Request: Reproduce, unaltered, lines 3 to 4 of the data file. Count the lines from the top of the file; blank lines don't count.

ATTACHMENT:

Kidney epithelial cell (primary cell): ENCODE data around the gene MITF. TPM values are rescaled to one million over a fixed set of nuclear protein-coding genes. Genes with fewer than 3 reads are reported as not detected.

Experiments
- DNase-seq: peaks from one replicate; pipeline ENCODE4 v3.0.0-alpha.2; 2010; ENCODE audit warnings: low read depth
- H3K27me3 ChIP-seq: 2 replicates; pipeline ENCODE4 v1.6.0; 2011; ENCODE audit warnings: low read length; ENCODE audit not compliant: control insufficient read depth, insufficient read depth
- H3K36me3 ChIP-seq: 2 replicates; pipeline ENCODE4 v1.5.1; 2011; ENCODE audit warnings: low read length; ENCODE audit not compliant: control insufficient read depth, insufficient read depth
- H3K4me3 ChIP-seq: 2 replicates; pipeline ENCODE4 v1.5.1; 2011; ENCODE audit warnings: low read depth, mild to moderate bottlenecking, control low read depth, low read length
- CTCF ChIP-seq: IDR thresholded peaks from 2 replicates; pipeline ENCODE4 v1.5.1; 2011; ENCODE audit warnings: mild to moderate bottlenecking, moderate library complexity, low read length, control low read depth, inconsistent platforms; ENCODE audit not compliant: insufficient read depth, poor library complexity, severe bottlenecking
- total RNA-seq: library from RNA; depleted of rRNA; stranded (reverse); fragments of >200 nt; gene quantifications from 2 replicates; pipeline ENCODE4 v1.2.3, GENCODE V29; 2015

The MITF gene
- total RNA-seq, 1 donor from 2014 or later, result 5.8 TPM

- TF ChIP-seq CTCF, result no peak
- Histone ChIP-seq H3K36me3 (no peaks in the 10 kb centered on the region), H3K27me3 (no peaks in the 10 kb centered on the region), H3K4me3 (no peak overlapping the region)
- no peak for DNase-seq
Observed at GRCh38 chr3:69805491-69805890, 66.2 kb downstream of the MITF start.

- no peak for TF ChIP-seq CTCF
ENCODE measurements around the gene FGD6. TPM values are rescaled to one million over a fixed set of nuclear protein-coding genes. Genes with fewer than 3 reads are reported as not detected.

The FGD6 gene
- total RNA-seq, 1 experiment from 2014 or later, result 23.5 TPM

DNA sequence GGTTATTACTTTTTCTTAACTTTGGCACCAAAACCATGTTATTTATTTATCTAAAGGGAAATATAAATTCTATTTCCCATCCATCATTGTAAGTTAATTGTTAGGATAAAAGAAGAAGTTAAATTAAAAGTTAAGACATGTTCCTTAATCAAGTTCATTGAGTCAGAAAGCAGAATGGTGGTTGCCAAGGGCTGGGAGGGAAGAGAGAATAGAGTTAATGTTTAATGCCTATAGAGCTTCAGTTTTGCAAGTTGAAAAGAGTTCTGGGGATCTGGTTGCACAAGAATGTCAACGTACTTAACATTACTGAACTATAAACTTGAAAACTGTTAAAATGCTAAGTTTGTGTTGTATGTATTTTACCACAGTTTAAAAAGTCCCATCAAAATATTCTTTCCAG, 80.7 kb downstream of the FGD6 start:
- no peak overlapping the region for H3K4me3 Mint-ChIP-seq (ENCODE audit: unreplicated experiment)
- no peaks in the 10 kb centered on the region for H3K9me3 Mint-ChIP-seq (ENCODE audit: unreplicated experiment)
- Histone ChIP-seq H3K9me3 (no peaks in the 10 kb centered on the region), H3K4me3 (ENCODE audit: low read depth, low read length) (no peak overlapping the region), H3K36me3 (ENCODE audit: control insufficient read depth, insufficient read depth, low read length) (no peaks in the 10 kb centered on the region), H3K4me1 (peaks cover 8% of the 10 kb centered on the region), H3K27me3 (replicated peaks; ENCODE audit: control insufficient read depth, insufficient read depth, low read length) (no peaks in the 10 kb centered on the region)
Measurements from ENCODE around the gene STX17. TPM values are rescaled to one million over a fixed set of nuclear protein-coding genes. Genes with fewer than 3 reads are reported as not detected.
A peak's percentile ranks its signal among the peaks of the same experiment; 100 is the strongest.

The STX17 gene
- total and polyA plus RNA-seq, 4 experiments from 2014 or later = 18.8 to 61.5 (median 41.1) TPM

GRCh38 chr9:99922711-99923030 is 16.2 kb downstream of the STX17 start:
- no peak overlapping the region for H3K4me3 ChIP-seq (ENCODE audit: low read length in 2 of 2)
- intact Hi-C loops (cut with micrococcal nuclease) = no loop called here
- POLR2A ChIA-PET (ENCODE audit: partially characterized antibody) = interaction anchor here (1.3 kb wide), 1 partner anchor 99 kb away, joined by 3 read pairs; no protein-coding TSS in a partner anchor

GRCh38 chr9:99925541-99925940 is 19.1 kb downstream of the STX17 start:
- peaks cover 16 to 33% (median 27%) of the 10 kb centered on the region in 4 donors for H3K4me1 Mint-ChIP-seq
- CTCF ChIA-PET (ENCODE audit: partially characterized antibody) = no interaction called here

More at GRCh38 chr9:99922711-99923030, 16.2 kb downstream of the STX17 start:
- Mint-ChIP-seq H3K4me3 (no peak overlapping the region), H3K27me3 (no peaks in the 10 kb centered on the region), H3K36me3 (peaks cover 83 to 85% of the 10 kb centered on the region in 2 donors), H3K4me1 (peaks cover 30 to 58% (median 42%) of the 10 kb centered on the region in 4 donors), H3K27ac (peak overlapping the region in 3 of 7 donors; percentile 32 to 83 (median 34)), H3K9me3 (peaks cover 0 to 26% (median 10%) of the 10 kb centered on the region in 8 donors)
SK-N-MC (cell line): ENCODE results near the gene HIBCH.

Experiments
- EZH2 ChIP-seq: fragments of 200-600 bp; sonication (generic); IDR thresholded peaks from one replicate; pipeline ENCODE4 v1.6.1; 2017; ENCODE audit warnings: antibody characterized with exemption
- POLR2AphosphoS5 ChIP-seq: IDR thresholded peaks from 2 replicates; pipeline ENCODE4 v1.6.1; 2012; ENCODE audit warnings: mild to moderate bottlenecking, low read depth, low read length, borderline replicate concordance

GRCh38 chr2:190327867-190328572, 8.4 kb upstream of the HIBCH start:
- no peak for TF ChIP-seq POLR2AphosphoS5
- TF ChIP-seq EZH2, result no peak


- DNase-seq: peaks from one replicate; pipeline ENCODE4 v3.0.0-alpha.2; 2010; ENCODE audit warnings: low read depth
- H3K27me3 ChIP-seq: 2 replicates; pipeline ENCODE4 v1.6.0; 2011; ENCODE audit warnings: low read length; ENCODE audit not compliant: control insufficient read depth, insufficient read depth